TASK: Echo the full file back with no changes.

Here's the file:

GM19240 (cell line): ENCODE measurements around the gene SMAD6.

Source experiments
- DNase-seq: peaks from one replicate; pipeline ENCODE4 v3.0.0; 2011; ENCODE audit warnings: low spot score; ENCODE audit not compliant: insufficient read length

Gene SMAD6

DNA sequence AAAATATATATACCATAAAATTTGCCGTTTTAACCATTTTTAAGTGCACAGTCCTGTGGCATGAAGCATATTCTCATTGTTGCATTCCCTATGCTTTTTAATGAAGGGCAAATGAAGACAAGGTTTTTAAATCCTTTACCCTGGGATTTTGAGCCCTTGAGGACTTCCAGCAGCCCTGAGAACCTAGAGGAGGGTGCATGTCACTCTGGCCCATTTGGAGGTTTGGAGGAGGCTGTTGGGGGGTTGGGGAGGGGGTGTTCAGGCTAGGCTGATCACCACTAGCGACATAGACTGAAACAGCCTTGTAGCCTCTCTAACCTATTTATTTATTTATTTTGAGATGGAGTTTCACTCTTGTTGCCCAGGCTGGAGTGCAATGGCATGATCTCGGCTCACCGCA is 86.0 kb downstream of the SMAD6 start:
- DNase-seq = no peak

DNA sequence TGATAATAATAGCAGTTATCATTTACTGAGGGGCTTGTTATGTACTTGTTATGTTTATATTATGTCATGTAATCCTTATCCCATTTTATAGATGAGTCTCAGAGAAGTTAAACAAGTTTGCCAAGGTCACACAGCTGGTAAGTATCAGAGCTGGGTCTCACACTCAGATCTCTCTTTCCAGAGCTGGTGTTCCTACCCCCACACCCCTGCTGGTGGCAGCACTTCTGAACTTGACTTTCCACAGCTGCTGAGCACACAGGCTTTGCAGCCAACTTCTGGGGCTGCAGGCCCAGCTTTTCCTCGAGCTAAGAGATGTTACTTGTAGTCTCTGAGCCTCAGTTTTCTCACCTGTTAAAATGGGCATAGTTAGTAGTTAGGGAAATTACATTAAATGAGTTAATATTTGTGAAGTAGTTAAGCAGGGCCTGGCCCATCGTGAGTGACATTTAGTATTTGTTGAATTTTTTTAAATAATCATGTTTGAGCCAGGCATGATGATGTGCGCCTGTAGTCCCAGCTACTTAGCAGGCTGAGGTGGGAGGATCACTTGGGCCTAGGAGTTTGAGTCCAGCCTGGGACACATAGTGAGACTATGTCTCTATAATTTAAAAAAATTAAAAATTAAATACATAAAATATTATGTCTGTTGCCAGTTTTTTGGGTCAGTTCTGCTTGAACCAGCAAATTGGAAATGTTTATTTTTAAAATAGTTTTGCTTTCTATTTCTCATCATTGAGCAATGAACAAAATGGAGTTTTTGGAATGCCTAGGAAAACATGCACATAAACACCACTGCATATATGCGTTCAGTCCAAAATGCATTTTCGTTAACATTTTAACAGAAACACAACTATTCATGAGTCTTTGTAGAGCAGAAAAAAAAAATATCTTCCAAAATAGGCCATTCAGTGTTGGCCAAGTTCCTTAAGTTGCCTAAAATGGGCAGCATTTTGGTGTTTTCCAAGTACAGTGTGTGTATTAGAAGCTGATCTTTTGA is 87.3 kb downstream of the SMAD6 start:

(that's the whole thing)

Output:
GM19240 (cell line): ENCODE measurements around the gene SMAD6.

Source experiments
- DNase-seq: peaks from one replicate; pipeline ENCODE4 v3.0.0; 2011; ENCODE audit warnings: low spot score; ENCODE audit not compliant: insufficient read length

Gene SMAD6

DNA sequence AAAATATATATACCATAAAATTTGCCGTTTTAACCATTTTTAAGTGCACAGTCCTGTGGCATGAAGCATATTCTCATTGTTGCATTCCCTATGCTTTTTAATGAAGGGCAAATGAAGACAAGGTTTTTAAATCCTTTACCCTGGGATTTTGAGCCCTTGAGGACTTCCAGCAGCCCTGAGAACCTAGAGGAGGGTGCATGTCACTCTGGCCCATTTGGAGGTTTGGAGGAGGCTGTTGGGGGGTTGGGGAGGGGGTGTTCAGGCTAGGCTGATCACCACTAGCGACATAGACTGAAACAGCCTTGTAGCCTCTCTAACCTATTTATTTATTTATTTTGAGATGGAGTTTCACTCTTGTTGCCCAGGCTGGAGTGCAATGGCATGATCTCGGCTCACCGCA is 86.0 kb downstream of the SMAD6 start:
- DNase-seq = no peak

DNA sequence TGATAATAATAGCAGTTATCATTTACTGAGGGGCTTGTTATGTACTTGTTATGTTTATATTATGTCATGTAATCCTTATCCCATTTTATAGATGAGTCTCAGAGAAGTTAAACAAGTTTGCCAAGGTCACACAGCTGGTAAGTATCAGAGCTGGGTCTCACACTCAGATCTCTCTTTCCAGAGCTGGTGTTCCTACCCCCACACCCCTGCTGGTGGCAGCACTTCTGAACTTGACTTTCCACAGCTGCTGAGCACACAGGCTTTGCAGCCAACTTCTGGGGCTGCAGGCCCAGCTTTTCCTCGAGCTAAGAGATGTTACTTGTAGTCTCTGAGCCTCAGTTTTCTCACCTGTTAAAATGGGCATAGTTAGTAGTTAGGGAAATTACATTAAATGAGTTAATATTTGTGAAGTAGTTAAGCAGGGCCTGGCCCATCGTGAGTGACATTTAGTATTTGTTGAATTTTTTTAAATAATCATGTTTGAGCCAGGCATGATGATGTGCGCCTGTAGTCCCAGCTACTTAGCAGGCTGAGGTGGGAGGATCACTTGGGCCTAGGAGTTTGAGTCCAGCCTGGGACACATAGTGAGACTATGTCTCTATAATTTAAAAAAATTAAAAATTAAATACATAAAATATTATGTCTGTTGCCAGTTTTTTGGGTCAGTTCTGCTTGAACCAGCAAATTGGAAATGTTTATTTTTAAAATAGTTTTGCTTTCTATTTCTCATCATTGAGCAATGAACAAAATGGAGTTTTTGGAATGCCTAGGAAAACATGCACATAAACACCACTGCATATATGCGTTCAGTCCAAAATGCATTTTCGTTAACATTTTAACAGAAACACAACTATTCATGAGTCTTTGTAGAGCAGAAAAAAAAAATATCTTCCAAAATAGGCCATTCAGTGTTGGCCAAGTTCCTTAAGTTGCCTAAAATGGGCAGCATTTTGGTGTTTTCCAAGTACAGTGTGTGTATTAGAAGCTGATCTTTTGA is 87.3 kb downstream of the SMAD6 start: